a vacuum arrangement, part of the securing means, for creating and releasing suction as controlled by the control means wherein, the contact means can be secured to the article when the securing means is so controlled by the control means, and the control means turns a vacuum of the vacuum arrangement on and off to secure and release the contact means from the article, and release of the secured article occurs through release of the vacuum, and only when authorised to do so by the control means, and further wherein the securing and release of the article is achieved by turning on and off of the suction through use of the vacuum arrangement such that substantially no modification or damage to the article need occur, whereby the article may be repeatedly secured and released.

2. The security apparatus of claim 1 , wherein the security apparatus is used to secure an article without damaging the article unless the article is removed from the security apparatus without authorisation. 3. The security apparatus according to claim 1 or 2, wherein the article is chosen is temporarily secured through use of the security apparatus and is chosen from the following group: jewellery; mobile phone; vehicle; clothing; people eg in police riots; computers; white goods; cars; trucks; boats; repossessed items; motor bikes; gates; doors; machinery; building sites; roller doors; furniture; house; and trailer.

4. The security apparatus according to any one of claims 1 to 3, wherein the article is a vehicle and other security devices are included, chosen from the group: security dye, including UV dye; windscreen blocking; bollards; road spikes; or gates; are used to increase the chances of stopping the theft or later identifying the thief.

5. The security apparatus of any one of claims 1 , 2 or 4, wherein the article is a vehicle and the vehicle is secured at a parking meter and the measured time must be paid for before the security apparatus will release the vehicle.

6. The security apparatus according to any one of claims 1 to 5, wherein a membership system is employed so that the details of the users are recorded in case of non-payment.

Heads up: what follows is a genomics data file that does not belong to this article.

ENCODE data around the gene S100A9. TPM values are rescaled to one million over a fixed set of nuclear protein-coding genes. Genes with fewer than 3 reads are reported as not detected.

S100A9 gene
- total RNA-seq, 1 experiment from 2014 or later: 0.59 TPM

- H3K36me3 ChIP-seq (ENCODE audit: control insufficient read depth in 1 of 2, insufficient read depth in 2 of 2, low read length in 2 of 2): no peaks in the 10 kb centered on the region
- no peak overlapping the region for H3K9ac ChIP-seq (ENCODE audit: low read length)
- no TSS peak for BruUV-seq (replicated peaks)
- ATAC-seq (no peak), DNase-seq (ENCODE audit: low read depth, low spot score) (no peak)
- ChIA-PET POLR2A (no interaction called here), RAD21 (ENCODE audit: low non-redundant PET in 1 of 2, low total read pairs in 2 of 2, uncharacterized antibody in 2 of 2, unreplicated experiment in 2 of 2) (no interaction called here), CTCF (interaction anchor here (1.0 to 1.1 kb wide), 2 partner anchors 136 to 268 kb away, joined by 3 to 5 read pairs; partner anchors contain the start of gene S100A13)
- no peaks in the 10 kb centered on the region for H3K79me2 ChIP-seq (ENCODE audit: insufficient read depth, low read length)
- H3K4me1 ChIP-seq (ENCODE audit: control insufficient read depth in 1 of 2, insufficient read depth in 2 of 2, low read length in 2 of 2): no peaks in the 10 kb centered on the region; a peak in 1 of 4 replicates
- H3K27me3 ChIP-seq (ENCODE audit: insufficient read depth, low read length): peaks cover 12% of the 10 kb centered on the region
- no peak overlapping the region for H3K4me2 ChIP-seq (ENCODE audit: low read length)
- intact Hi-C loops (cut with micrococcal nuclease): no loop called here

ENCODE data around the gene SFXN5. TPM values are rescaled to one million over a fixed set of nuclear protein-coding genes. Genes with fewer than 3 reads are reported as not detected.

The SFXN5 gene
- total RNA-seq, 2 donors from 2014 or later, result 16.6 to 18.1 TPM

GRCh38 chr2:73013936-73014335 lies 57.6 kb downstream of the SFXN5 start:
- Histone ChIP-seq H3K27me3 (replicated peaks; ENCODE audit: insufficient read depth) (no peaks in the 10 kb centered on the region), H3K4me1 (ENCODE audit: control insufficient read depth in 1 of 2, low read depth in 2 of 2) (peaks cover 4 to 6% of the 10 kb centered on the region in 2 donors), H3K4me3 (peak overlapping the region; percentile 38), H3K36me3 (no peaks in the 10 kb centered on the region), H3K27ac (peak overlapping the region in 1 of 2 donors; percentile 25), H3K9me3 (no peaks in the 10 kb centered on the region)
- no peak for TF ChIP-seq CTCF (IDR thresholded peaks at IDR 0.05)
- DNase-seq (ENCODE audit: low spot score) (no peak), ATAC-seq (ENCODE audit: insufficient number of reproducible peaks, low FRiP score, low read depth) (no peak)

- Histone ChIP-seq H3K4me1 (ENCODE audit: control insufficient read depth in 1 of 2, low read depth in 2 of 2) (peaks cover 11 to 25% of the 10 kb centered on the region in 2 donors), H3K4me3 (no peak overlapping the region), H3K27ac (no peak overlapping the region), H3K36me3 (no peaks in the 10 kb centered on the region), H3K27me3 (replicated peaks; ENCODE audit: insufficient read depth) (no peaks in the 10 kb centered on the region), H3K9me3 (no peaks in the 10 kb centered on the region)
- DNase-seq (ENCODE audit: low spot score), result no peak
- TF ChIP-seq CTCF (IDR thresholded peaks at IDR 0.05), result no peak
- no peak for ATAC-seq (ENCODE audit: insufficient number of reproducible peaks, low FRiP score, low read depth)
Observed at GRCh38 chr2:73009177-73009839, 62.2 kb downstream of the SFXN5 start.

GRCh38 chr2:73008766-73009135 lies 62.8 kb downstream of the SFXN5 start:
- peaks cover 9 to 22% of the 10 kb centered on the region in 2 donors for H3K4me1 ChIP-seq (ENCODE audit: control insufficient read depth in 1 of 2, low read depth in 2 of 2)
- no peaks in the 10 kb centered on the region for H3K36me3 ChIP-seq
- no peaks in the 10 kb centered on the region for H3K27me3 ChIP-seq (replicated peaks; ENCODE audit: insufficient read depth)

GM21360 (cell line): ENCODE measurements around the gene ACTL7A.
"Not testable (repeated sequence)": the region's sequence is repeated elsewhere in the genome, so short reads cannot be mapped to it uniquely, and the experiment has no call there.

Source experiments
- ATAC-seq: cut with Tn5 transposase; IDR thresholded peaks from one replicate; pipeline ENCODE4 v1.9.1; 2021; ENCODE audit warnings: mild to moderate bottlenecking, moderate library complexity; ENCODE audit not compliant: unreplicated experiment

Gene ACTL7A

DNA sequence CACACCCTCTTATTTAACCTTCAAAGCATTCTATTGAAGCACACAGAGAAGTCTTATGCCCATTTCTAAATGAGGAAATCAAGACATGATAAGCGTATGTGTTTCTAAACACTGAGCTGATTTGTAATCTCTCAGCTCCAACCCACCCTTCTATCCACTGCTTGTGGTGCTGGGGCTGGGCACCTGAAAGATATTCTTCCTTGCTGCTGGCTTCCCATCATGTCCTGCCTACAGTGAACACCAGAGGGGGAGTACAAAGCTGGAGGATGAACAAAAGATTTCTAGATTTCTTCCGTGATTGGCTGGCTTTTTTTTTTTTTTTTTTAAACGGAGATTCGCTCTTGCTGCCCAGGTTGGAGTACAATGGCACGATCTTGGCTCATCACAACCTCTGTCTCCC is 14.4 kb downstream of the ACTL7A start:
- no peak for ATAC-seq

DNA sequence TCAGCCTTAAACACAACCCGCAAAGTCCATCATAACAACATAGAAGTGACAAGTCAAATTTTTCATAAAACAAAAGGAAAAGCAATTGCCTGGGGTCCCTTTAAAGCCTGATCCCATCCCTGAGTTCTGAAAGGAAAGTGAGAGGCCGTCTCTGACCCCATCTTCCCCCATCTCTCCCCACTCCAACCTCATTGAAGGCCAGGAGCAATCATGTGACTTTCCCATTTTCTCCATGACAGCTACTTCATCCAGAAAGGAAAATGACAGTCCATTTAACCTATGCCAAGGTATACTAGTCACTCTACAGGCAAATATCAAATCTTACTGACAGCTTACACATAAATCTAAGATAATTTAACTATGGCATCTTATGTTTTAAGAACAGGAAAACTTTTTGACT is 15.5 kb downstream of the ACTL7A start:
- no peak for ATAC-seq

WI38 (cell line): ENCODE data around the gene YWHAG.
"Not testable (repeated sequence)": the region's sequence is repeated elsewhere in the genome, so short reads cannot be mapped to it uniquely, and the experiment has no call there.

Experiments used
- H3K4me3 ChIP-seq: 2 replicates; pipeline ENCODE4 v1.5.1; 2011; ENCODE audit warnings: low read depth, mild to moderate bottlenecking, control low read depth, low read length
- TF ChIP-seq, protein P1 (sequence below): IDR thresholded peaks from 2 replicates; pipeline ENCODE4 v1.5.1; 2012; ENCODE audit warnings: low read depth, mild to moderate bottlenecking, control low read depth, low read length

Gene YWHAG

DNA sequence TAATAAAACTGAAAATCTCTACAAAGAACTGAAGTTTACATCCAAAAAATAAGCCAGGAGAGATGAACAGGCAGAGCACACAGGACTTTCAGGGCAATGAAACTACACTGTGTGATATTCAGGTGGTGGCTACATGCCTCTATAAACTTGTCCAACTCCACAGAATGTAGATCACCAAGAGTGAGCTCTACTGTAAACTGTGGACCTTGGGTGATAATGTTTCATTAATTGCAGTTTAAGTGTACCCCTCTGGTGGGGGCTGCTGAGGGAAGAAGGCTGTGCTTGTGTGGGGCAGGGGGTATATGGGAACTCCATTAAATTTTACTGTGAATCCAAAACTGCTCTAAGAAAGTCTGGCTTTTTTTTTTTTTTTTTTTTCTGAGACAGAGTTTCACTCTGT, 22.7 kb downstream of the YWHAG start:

7. The security apparatus of claim 6, wherein messages, such as the time recorded or other information may be communicated from the parking meter to the driver of the vehicle such as through mobile phone messaging. 8. The security apparatus according to any one of claims 1 to 7, wherein the contact means is approximately 100 millimetres in diameter.

9. The security apparatus of claim 1 , wherein the contact means is approximately 1000 millimetres in diameter used to substantially prevent a vehicle from driving away, the contact means being adapted to be very large and act on the roof of the vehicle, or other large area to prevent the vehicle from driving away or being removed.

10. The security apparatus of claim 9, wherein a strong suction is used to secure the vehicle to the ground in such a way that it simply cannot break the seal and be released, without the authorised release of the contact means.

1 1 . The security apparatus according to any one of claims 1 to 10, wherein a swipe card or key code is used to authorise and release the vehicle.

12. The security apparatus of claim 1 1 , wherein the contact means includes a suction cup and the material of the suction cup is suitable such as not to damage or mark the article to which it is secured, in proper use.